Data storage — sexy topic, right?
Anyway, you may have noticed that most of our Toughbooks come with the option to upgrade the hard drive. Each laptop comes with a standard SATA hard disk drive, but if you want more storage or a faster drive, we're happy to set it up for you.
There are essentially three types of laptop hard drive:
- Standard hard disk drive (HDD)
- Solid-state drive (SSD)
- Hybrid drive (SSHD)
So, what's the difference?
I'll give you the short answer first. SSDs are faster, more durable and more energy efficient than HDDs. They are also considerably more expensive. An SSD will make your computer boot up faster and feel snappier. SSHDs provide something of a happy medium. By combining HDD and SSD technologies, SSHDs are nearly as fast as SSDs with a lower price tag.
Hard disk drive (HDD)
HHDs are the most common storage technology. Unless we specify otherwise, any hard drive we list for is a SATA HDD (we’ll talk about what SATA means a bit later). These hard drives work using a spinning magnetic platter and a head that reads and writes binary data in the form of voltage spikes. It's kind of like a bonkers magic record player. The guy in this video does a better job explaining the technical stuff:
- Susceptible to damage (although the shock-absorbent caddy in a Panasonic Toughbook greatly reduces this)
- Not nearly as fast as an SSD
- Uses more power than an SSD
Solid-state drive (SSD)
Already making rapid gains in popularity, SSDs are poised to become the new standard once the price comes down. Unlike HDDs, SSDs contain no moving parts. Instead, they employ flash memory — the same tech you'll find in a USB thumb drive. Every piece of data in your computer is comprised of a complex series of on and off switches, yesses and nos, ones and zeroes. While an HDD reads and writes ones and zeroes by detecting and manipulating magnetic fields, an SSD manages its ones and zeroes by controlling the flow of current through a densely populated by a grid of microscopic transistors across an integrated circuit board. When a chain of transistors conducts current, that’s a one. When it doesn’t, zero. Of course, there’s a lot more to it than that, but let's not get carried away.
- Crazy fast
- No moving components means it won't fail if it gets knocked around
- Fragmentation is a non-issue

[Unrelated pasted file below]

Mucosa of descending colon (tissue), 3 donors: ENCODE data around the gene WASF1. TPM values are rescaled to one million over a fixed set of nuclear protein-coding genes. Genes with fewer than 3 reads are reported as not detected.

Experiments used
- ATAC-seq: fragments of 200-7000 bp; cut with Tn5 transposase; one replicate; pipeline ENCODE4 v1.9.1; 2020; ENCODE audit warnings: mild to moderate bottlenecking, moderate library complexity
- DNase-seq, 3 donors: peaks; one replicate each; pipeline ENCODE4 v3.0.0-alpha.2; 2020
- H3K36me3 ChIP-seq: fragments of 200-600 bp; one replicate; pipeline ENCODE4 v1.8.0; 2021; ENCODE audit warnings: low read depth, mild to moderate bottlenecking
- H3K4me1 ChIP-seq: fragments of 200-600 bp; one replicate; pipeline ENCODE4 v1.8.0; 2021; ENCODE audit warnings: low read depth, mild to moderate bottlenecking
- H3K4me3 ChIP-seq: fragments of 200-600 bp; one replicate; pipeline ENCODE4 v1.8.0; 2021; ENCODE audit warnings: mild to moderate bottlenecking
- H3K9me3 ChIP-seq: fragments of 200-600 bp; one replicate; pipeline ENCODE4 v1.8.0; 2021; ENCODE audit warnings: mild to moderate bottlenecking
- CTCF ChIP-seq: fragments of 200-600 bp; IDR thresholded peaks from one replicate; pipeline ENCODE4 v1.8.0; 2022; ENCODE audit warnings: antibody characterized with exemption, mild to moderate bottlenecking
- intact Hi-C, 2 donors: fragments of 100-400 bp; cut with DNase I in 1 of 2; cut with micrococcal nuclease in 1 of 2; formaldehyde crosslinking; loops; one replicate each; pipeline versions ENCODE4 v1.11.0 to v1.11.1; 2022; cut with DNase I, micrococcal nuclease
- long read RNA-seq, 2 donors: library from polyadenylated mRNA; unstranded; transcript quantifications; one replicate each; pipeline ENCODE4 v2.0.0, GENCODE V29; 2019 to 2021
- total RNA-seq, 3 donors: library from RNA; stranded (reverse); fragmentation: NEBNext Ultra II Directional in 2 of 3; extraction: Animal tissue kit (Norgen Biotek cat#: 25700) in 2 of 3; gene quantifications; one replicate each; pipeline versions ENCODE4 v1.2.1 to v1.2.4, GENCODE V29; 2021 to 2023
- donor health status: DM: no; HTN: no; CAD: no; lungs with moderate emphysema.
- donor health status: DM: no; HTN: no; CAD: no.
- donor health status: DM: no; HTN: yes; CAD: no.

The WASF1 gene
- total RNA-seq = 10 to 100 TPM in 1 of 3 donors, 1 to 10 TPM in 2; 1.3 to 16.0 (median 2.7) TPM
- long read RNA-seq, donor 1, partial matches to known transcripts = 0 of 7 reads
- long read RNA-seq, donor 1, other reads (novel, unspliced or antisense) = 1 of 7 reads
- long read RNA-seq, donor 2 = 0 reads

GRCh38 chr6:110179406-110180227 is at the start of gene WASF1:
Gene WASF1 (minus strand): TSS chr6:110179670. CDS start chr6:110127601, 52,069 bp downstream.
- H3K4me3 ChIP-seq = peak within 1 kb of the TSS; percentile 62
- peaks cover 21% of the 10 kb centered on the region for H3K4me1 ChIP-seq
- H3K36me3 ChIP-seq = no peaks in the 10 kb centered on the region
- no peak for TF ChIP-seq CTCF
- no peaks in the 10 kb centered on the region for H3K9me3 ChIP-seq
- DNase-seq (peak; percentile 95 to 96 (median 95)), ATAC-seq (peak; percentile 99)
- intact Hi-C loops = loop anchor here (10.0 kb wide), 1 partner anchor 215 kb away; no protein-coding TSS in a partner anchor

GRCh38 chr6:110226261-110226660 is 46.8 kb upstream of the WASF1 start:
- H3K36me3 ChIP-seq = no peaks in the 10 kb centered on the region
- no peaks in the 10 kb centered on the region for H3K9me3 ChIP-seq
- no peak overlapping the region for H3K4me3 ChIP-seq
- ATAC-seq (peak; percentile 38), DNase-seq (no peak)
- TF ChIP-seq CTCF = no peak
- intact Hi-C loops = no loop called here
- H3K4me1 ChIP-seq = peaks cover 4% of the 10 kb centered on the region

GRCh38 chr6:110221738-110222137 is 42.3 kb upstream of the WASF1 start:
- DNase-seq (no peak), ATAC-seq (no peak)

- Runs quiet
- Large amounts of storage can be expensive
- Low quality SSDs can wear out after a couple years
Solid-state hybrid drive (SSHD)
Hybrid drives try to get the best of both worlds. The bulk of the data is stored in the HDD element, while the SSD element stores a copy of whichever data it thinks will improve your computer's performance. For example, boot data is kept in flash storage, allowing your computer to start up almost as fast as it would with a full-on SSD. SSHDs also optimize, or learn which files are accessed most frequently and store them in the flash memory for speedy retrieval.
- Less expensive than an SSD
- Not quite as zippy as an SSD
- Has moving parts
- A bit more expensive than an HDD
You may be wondering if an SSD or SSHD will work with your laptop. Good news! Even though SSDs and SSHDs are different on the inside, they’re all designed to have the same form factor, and they all use the same SATA connector. Laptop hard drives are built to be operating system and manufacturer agnostic, so compatibility isn't something you have to worry about — Unless you are using an older laptop like, for example, a Toughbook CF-29. Those use IDE connectors, and can only be used with very expensive, sluggish IDE drives. It is possible to buy IDE-to-SATA adapters, but we don't recommend it. Any added performance will be throttled by the outdated IDE connector.
In short, just make sure your laptop takes SATA drives (it probably does). If you are still using a laptop with an IDE HDD, either make peace with the fact that you'll never get high performance out of your machine, or replace it with a better laptop.